Process Classes: Initial vs Production Setup


We are deploying a FoundationDB cluster on AWS. Due to a recent outage we have to recreate our cluster. FDB is used a storage of key-value pairs with a Redis Cluster in front serving as a cache. Whenever the Redis Cluster reaches a memory utilization limit we dump some of the older keys into FDB to free up space. We also retrieve the keys from FDB if requested and key is missing in the cache.

We had used a kind of default (lazy) setup (process classes were not set explicitly) and it worked well for the normal case.
However now I’m facing issues when trying to bulk load the data from a Redis Cluster (I’ve recreated all the keys in a larger cluster ~ 780M keys). The issue that I discovered is the disk saturation on all servers (tlog and storage classes are combined into a single process)

Here I’d like to ask for advice on how the setup for initial bulk load of data should differ from a regular setup (where reads/writes are equally likely and at a much lower rate).

One simple improvement is setting the redundancy setting to ‘single’ (during bulk load the cluster constantly enters the “Healthy (Repartitioning)” state with triple redundancy setting).

I’ve read that increasing the tlog processes (alongside disks and cpu cores) could help although didn’t really understood why.

Any other advice you could suggest for the initial write-intensive setup?

My goal is to achieve write throughput above 20K/s. The key-value pairs are written in a transaction (4096 pairs per transaction).

To begin with, FDB is not best known for its bulk loading capabilities. I think, it mainly boils down to two reasons

  • Every write has to go through transaction subsystem. No way to write directly to storage servers even when you don’t care about ACID properties
  • SLQLite storage engine is very sequential in its disk IO. Even if you are running on storage like NVMe or EBS, which gives you high IOPS, it would not do more than 2 to 5 disk I/O in parallel. Community is trying to address this with RocksDB and RedWood storage engines.

Having said that, there are ways to get the best out of current configuration. Couple of things worked for us in the past. I am sure there are other tricks I am not aware of

  • Reduced replication
    • As you mentioned single replication would help, but probably not worth the risk. Before you get to change the replication back to desired, if you loose a disk, you have to reload all of your data. I think double replication is good compromise.
  • Transaction size
    • Not sure what is your key/value size. FDB maximum transaction size is 10MB. Although having larger transactions are good way to get bandwidth, in my experience having too big would makes things worse. In the past, I managed to get sweet spot between 512KB to 1MB transaction sizes.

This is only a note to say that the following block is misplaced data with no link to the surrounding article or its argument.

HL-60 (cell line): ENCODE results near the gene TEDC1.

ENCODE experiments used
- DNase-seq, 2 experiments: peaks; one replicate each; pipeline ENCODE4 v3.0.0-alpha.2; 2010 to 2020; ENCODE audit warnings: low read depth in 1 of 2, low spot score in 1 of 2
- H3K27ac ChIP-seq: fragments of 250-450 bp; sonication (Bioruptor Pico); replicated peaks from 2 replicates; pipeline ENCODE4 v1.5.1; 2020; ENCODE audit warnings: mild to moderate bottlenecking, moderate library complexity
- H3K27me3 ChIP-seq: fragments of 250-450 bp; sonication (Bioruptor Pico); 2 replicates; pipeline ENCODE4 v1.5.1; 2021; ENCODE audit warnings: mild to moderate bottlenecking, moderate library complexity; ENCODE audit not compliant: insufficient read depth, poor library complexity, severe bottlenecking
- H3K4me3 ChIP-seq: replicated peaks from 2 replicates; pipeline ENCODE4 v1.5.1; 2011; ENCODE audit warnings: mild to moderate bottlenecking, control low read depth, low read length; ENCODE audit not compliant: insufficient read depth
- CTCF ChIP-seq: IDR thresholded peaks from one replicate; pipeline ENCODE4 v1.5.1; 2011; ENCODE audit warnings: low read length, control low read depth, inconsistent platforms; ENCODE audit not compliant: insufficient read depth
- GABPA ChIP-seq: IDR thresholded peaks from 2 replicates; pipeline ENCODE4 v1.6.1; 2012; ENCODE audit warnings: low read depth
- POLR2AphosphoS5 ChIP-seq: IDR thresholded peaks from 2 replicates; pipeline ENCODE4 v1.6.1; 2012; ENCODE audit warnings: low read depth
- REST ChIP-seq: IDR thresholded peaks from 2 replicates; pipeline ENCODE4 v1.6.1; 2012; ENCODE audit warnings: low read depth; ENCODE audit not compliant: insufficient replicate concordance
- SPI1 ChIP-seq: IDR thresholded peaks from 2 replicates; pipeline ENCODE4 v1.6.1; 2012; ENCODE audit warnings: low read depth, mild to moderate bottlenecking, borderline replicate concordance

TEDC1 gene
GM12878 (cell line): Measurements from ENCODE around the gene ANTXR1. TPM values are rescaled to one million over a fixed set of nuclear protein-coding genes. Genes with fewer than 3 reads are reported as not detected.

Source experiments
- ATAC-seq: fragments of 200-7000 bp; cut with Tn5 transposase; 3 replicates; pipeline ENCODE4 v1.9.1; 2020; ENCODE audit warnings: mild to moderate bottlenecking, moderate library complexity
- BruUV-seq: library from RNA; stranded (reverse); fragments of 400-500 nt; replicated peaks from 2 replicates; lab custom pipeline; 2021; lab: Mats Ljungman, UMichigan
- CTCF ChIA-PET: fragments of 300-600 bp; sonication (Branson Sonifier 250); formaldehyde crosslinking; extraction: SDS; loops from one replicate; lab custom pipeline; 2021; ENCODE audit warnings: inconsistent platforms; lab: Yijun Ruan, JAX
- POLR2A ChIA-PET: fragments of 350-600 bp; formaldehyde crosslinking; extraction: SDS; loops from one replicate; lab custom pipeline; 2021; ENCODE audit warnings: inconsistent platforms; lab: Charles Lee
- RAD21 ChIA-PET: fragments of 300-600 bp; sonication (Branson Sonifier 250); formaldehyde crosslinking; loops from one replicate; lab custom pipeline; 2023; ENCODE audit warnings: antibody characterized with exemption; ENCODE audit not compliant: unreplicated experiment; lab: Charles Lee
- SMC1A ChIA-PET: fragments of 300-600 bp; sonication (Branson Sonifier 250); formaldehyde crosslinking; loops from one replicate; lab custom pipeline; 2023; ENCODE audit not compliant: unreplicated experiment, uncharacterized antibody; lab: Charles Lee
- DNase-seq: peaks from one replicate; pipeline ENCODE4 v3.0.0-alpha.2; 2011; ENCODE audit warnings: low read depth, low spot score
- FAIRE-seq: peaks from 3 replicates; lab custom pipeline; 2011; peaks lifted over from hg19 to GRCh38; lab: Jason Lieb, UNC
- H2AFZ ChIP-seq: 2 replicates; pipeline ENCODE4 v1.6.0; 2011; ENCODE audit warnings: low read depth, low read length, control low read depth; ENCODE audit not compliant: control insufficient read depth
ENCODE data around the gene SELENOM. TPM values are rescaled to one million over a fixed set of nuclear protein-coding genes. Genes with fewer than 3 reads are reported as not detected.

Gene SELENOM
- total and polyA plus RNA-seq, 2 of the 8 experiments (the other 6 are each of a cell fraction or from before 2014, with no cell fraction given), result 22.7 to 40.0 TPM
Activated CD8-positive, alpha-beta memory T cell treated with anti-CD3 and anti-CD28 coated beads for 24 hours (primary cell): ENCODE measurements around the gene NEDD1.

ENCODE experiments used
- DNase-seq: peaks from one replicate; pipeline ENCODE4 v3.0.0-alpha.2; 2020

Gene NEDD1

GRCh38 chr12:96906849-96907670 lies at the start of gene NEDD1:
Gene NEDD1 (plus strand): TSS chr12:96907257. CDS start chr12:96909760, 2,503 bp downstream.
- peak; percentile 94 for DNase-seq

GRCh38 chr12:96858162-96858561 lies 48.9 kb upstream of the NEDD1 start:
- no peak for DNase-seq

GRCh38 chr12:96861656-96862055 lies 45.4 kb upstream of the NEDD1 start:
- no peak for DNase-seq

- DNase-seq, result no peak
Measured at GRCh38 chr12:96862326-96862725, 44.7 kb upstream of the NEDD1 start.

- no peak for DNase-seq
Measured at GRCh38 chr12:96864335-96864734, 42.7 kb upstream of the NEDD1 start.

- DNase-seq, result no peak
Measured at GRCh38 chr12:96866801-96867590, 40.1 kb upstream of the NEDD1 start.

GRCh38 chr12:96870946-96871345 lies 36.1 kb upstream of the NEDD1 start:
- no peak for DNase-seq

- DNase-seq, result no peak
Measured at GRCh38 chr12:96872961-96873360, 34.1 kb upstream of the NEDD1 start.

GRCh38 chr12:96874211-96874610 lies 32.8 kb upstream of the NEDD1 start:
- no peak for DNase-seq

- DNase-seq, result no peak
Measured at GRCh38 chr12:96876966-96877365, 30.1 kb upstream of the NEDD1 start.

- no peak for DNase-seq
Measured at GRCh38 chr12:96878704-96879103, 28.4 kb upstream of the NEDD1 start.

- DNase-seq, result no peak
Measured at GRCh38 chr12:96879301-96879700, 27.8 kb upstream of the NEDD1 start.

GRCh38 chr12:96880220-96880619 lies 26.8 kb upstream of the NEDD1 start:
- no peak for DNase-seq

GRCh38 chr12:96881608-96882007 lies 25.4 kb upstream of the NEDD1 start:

• Conflict ranges
    • If you are doing too many sets in your transaction, by default FDB creates a range for each set. Instead, I suggest setting conflict ranges manually for each transaction to one range (or as few as you can). That reduces serialization work and conflict resolution.
  • Memory Storage engine
    • Depending on your working set size, you could consider memory storage engine. It gives you at least 3x bandwidth compared to SQLLite and yet persists your data. You can later convert the storage engine
  • Run more servers
    • As explained above FDB can not utilize disk IOPS very well. So, TLog and storage server disk throughput is bound by disk latency. I suggest running more servers. For example, instead of using 1 server for 1TB EBS disk, run two storage servers at 512GB each. If you are running on local disk, run multiple servers on same disk.
    • NOTE: You have to be careful not scaling the cluster too big, too many storage servers increases work for tlogs. Too many tlogs increase work for proxies. I suggest keep playing with different sizes.
  • Disable Backup
    • Disable FDB backup if you are using it, temporarily during your initial bulk load. As FDB does dual writes to preserve mutation logs, your write bandwidth would double if you disable backup.
1 Like

Thanks for the detailed answer @mbhaskar

Our transaction size is definitely under 2MB as each item is well below 512B range. Not sure what you mean by “conflict ranges” but during the initial load in our case each key is updated exactly once.

I’ve tried re-running the load test (on 9 fdb servers) with 3 storage + 6 tlog and 3 tlog + 6 storage nodes. Write performance is about 16K keys per second in each case. If however I have a server with storage + tlog using same disk performance degrades (from 16K to 10K and probably lower, didn’t run it for too long). Also replication factor slows down things due to repartitioning while the test is being run.